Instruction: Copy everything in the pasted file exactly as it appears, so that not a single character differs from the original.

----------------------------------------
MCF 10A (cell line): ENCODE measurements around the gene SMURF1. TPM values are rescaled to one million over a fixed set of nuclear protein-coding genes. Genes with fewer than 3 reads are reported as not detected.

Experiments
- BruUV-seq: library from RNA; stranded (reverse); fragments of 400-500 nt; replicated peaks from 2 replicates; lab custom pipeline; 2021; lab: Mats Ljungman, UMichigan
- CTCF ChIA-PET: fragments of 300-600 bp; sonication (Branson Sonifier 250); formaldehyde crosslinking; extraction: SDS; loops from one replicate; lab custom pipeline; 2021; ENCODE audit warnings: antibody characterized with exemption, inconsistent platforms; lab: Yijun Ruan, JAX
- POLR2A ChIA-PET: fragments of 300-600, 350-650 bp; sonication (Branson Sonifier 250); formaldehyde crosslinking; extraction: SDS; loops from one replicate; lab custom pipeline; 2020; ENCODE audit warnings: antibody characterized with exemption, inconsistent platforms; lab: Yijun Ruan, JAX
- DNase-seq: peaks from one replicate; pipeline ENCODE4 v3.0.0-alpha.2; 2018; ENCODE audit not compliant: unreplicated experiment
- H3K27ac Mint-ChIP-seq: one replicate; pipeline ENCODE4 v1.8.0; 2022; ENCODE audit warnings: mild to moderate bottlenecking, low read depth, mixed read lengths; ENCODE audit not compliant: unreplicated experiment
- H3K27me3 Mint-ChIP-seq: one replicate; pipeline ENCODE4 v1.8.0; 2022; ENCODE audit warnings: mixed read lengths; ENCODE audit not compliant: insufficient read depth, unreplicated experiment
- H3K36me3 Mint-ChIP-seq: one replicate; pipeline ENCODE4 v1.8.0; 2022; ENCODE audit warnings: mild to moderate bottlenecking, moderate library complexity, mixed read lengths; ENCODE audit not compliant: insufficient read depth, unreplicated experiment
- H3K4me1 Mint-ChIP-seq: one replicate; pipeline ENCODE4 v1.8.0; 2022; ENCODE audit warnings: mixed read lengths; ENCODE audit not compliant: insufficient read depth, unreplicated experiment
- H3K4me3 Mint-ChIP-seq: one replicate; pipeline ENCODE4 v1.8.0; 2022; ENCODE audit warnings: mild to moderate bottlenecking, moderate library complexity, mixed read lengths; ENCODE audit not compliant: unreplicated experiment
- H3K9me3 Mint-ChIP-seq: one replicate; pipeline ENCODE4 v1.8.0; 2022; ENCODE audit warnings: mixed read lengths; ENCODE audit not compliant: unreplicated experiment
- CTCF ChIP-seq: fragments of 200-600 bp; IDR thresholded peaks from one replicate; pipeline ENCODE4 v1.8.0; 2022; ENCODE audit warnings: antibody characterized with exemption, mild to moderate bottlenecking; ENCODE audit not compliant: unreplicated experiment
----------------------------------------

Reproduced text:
MCF 10A (cell line): ENCODE measurements around the gene SMURF1. TPM values are rescaled to one million over a fixed set of nuclear protein-coding genes. Genes with fewer than 3 reads are reported as not detected.

Experiments
- BruUV-seq: library from RNA; stranded (reverse); fragments of 400-500 nt; replicated peaks from 2 replicates; lab custom pipeline; 2021; lab: Mats Ljungman, UMichigan
- CTCF ChIA-PET: fragments of 300-600 bp; sonication (Branson Sonifier 250); formaldehyde crosslinking; extraction: SDS; loops from one replicate; lab custom pipeline; 2021; ENCODE audit warnings: antibody characterized with exemption, inconsistent platforms; lab: Yijun Ruan, JAX
- POLR2A ChIA-PET: fragments of 300-600, 350-650 bp; sonication (Branson Sonifier 250); formaldehyde crosslinking; extraction: SDS; loops from one replicate; lab custom pipeline; 2020; ENCODE audit warnings: antibody characterized with exemption, inconsistent platforms; lab: Yijun Ruan, JAX
- DNase-seq: peaks from one replicate; pipeline ENCODE4 v3.0.0-alpha.2; 2018; ENCODE audit not compliant: unreplicated experiment
- H3K27ac Mint-ChIP-seq: one replicate; pipeline ENCODE4 v1.8.0; 2022; ENCODE audit warnings: mild to moderate bottlenecking, low read depth, mixed read lengths; ENCODE audit not compliant: unreplicated experiment
- H3K27me3 Mint-ChIP-seq: one replicate; pipeline ENCODE4 v1.8.0; 2022; ENCODE audit warnings: mixed read lengths; ENCODE audit not compliant: insufficient read depth, unreplicated experiment
- H3K36me3 Mint-ChIP-seq: one replicate; pipeline ENCODE4 v1.8.0; 2022; ENCODE audit warnings: mild to moderate bottlenecking, moderate library complexity, mixed read lengths; ENCODE audit not compliant: insufficient read depth, unreplicated experiment
- H3K4me1 Mint-ChIP-seq: one replicate; pipeline ENCODE4 v1.8.0; 2022; ENCODE audit warnings: mixed read lengths; ENCODE audit not compliant: insufficient read depth, unreplicated experiment
- H3K4me3 Mint-ChIP-seq: one replicate; pipeline ENCODE4 v1.8.0; 2022; ENCODE audit warnings: mild to moderate bottlenecking, moderate library complexity, mixed read lengths; ENCODE audit not compliant: unreplicated experiment
- H3K9me3 Mint-ChIP-seq: one replicate; pipeline ENCODE4 v1.8.0; 2022; ENCODE audit warnings: mixed read lengths; ENCODE audit not compliant: unreplicated experiment
- CTCF ChIP-seq: fragments of 200-600 bp; IDR thresholded peaks from one replicate; pipeline ENCODE4 v1.8.0; 2022; ENCODE audit warnings: antibody characterized with exemption, mild to moderate bottlenecking; ENCODE audit not compliant: unreplicated experiment